The first, Garcia v. Wal-Mart Stores Texas, involved a slip-and-fall in which the Court reversed a summary judgment finding that circumstantial creation evidence—evidence that the owner of a premises created the dangerous condition—can support an inference of knowledge on the part of the owner. You can read that opinion here.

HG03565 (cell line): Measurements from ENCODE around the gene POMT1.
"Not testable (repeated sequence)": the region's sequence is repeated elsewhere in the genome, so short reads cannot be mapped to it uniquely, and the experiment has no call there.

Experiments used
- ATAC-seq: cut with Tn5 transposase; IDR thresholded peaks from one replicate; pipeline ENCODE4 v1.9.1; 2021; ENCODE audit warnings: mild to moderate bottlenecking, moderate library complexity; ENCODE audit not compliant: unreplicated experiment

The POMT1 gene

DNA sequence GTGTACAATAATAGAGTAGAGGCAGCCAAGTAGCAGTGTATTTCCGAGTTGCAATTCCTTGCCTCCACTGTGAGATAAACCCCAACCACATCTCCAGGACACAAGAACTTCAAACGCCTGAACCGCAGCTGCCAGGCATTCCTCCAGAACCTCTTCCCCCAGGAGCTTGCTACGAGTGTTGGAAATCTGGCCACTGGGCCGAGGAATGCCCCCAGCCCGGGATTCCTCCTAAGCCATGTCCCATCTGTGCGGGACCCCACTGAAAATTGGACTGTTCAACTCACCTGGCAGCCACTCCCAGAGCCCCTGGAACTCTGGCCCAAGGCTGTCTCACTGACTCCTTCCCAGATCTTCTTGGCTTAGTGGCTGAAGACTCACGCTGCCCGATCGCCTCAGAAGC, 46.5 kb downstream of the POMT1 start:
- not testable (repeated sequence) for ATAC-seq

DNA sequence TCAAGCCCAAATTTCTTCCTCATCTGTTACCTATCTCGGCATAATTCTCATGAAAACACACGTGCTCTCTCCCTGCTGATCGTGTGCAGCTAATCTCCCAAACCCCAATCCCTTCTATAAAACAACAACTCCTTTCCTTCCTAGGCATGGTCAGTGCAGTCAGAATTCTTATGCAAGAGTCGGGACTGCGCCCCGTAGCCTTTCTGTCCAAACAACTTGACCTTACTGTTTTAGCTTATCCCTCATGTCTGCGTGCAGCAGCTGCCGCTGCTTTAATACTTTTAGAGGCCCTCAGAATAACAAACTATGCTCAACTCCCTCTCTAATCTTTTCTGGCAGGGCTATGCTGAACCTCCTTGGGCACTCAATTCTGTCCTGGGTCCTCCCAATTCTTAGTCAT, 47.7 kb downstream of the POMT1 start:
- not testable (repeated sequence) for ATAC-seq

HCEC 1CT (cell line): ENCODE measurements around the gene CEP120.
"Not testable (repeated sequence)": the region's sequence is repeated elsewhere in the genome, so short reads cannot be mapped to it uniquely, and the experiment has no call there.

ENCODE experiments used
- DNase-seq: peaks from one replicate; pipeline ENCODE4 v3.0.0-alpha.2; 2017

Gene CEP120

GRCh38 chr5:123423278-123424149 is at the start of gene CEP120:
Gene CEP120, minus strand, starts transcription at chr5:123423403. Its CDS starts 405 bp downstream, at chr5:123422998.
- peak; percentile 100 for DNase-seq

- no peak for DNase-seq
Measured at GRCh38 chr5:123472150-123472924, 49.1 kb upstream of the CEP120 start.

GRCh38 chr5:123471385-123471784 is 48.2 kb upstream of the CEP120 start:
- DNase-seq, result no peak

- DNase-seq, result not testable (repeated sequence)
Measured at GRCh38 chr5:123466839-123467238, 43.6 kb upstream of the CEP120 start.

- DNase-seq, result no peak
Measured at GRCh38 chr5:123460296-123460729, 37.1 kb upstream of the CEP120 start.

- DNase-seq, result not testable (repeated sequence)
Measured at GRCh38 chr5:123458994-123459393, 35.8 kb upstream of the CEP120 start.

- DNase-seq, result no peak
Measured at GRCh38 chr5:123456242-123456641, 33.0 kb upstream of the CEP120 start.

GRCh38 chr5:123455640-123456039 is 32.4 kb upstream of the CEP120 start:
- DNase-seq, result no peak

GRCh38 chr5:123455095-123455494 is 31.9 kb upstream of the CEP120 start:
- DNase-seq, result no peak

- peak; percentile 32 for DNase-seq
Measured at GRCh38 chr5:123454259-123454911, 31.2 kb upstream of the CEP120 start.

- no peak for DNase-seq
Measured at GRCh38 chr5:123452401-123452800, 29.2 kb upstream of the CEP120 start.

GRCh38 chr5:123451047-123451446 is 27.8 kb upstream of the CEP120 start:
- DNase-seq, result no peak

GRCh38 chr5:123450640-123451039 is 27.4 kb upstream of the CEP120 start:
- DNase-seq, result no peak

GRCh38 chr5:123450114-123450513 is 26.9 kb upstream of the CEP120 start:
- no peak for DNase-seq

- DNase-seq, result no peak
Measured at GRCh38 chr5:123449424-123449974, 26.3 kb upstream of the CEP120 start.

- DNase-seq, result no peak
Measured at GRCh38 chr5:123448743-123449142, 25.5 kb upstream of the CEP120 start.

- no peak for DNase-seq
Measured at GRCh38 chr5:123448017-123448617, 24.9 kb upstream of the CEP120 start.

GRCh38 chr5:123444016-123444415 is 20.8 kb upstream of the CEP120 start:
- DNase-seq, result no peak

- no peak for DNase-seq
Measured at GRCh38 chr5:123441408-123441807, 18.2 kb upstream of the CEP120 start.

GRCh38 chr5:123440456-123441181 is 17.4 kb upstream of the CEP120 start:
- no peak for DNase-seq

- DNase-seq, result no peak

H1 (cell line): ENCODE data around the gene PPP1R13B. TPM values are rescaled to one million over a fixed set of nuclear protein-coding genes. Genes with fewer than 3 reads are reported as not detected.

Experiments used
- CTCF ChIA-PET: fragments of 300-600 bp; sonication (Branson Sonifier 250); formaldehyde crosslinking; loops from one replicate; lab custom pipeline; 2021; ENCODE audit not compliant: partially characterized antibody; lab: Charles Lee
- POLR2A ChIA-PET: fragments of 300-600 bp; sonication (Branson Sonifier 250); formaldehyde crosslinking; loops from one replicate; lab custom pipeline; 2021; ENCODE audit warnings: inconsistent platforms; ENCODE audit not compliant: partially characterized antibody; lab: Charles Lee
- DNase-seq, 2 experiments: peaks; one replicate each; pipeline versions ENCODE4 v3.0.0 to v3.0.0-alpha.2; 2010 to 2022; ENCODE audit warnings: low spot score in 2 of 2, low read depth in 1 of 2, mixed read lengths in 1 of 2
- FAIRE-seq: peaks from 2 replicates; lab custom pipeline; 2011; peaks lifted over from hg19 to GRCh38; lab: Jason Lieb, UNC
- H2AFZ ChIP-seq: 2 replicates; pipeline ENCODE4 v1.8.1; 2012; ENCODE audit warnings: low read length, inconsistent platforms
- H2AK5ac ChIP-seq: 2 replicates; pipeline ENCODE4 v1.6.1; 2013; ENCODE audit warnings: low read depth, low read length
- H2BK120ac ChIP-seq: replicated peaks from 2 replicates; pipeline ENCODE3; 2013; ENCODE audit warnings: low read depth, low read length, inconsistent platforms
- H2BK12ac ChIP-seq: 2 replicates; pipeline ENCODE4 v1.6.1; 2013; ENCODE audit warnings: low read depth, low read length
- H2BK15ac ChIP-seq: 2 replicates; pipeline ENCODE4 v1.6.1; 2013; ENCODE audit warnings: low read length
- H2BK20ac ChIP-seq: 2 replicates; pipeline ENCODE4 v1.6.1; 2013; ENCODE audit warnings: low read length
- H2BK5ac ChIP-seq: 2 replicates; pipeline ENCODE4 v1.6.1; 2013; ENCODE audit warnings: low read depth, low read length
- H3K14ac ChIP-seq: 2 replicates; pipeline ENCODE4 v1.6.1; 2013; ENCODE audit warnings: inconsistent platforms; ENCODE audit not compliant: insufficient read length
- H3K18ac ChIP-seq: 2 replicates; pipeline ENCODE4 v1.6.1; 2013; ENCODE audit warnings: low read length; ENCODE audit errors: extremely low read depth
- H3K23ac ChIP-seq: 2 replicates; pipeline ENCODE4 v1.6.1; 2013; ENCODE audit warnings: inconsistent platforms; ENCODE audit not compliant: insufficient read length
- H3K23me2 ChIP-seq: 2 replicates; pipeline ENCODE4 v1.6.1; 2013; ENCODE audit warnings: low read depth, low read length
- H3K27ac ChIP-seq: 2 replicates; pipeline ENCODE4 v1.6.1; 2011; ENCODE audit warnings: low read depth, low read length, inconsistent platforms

The second opinion, Littell v. Houston Indep. Sch. Dist., involved a civil rights case in which, in the Court’s words, “[d]uring a sixth-grade choir class, an assistant principal allegedly ordered a mass, suspicionless strip search of the underwear of twenty-two preteen girls. All agree the search violated the girls’ constitutional rights under Texas and federal law. Even so, the district court dismissed the girls’ lawsuit against the school district for failure to state a claim. We reverse.” The school district argued that it had a constitutionally-qualified policy regarding body searches of students. Peter and Dana argued that having a written policy in a notebook on a shelf is useless unless teachers and administrators are actually trained in those policies. At oral argument, Peter quoted James Brown to make the point: “Sayin’ it and doin’ it is two different things.” The Fifth Circuit rejected the school district’s arguments, allowing all of the claims (1983, state constitutional, and injunctive) to proceed on the merits. This second win garnered Peter “Appellate Lawyer of the Week” honors from Texas Lawyer. You can read the opinion here, and John Council’s Texas Lawyer article about the case here.